No proof of the existence of such a committee has been discovered by Human Rights Watch or Fairsquare, and none of the people contacted for this report claimed to have been able to get in touch with it.

Egyptian authorities have imposed arbitrary travel bans as a form of punishment even when the public prosecution, a judge, or a court are involved.

In connection with the infamous Case 173 of 2011, in which the state has been looking into dozens of nongovernmental organizations for receiving foreign funds, travel bans have been put in place against more than 30 activists since 2015.

Fewer than a few of these campaigners were able to travel abroad until late 2021 and early 2022.

Even though no one has been put on trial, many of the people named in the investigation are nonetheless subject to prohibitions.

Their assets have been frozen for years for many of the nongovernmental group workers charged in Case 173. 11 activists from Case 173 still have their assets frozen as of this writing, including 2 who were successful in having their travel restrictions lifted.

The Banned, please

Open-ended travel bans and asset freezes have been used by Egypt to punish its detractors.

Despite the fact that these people were spared a life in jail, the measures have a negative impact on their personal and professional lives. Here are some of their tales.

War Crimes Attorney

A well-known human rights attorney named Nasser Amin has spent the last 20 years gathering evidence to prosecute war criminals for the atrocities committed in Sudan’s Darfur region.

As the first case from the Arab world to be heard before the International Criminal Court, he was chosen by the court in December 2021 to represent Darfur victims.

Most nations would celebrate Amin’s victory, but Egypt forbade him from going to the April 5, 2022, inaugural session.

Amin serves as the organization’s head and promotes judicial independence through the Arab Center for the Independence of the Judiciary and Legal Profession (ACIJLP).

Amin and Hoda Abdelwahab, the executive director of ACIJLP and his wife, are among at least 31 nonprofit organization employees who have been prohibited from traveling since 2015. Case 173, in which Egypt accuses nongovernmental organizations of receiving foreign funds, has their organization at the center of its attention.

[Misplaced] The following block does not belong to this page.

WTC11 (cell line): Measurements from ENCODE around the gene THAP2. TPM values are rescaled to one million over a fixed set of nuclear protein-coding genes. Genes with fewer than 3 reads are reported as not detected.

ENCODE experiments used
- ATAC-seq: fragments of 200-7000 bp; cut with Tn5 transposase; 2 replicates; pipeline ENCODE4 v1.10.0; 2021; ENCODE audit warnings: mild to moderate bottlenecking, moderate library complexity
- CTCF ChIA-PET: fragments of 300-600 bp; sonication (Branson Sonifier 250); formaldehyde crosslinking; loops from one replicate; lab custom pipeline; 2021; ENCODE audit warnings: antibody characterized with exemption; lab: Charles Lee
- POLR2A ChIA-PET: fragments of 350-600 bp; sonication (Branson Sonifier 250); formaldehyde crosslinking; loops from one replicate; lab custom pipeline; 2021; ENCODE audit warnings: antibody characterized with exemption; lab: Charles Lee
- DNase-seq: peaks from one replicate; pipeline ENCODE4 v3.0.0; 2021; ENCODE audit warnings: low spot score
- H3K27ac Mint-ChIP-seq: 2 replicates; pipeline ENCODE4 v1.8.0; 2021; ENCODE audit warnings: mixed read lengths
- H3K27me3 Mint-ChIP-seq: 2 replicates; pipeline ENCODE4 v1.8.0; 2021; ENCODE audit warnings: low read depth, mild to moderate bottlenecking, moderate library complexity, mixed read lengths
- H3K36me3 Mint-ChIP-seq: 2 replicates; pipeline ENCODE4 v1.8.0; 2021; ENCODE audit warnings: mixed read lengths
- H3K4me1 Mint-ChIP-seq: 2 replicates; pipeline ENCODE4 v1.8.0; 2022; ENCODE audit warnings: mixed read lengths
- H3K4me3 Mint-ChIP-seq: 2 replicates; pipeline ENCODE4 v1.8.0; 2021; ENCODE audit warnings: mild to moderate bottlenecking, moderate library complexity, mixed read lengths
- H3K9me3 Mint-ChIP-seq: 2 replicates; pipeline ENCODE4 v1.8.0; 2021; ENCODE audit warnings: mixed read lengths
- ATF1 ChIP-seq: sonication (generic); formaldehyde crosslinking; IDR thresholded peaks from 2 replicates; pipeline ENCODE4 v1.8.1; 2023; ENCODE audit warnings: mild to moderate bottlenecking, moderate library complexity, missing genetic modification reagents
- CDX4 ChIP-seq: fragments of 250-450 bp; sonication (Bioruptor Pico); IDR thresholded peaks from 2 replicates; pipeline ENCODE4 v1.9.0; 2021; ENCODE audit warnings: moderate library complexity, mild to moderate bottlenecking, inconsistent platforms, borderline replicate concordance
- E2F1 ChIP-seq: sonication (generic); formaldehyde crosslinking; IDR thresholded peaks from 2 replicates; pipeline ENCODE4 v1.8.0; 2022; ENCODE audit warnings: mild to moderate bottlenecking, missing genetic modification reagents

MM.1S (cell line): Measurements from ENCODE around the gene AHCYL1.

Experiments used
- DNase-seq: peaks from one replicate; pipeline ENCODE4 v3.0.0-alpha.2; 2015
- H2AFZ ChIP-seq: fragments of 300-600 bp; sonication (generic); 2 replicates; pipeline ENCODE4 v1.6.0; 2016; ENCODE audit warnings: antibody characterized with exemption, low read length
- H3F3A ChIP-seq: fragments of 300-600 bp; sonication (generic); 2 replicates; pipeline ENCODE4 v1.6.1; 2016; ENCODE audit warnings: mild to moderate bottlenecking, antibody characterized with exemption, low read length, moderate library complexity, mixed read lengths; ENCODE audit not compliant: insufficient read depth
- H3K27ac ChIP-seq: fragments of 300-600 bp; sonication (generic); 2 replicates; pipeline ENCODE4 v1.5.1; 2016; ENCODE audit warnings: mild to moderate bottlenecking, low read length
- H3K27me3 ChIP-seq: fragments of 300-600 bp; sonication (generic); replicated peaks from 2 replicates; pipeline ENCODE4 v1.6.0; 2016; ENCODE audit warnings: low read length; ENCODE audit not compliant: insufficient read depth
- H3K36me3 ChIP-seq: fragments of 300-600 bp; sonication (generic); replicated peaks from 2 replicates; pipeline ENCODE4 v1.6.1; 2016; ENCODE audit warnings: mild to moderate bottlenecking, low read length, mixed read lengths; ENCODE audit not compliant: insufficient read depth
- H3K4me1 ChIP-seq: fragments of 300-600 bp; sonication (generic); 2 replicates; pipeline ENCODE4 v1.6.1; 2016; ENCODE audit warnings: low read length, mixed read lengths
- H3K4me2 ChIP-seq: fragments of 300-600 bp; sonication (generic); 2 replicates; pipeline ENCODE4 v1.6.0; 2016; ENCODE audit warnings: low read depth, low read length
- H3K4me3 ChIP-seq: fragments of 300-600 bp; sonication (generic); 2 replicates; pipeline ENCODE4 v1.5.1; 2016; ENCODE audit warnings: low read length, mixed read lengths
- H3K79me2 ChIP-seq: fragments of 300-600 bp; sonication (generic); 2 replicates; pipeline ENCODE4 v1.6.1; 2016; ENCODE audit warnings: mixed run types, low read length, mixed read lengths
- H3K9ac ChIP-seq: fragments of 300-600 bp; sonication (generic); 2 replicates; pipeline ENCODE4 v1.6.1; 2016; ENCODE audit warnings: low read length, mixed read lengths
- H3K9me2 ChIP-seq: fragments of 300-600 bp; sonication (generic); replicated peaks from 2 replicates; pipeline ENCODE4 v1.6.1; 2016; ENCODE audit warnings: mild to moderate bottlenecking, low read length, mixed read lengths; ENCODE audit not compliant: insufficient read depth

An investigative court started wrapping up his inquiries into some of the entities and people in 2021.

Amin, who was a member of the National Council for Human Rights under the al-Sisi administration, initially believed this meant he would be permitted to proceed to the Hague.

The public prosecutor, however, did not react to his invitation to travel.

Amin stated, “It was my longtime dream. He explained that because he could only watch the meeting online, he was unable to participate in the discussion.

Amin’s career has suffered greatly as a result of the travel prohibition.

He was unable to apply for positions with the UN that dealt with mandates involving torture and extrajudicial killings because of it.

He claimed that following a media smear campaign connected to Case 173, his clients in Cairo began to leave his private practice.

Many clients fled the firm out of fear, he claimed. He claimed that so many people departed that he had to sell his office space in order to pay for his two children’s college fees.

Amin claims that because seeing a plane pass overhead makes him think of the prohibition, he is unable to stand to watch it. Even simply hearing the sound hurts, he claimed.

Amin claimed that hiring new employees has never been this difficult to FairSquare and Human Rights Watch. He claimed that banning all human rights advocates “sends a dangerous message to the next generation.”

“Today, no one can pursue human rights without paying a significant price.”

Graduating student

A visiting scholar at the American University in Cairo, Waleed Salem is a political science PhD student at the University of Washington.

As he left the Cairo office of a constitutional expert in May 2018, as he was completing his dissertation study on Egypt’s judiciary, plainclothes officers arrested, blindfolded, and pushed him into a car.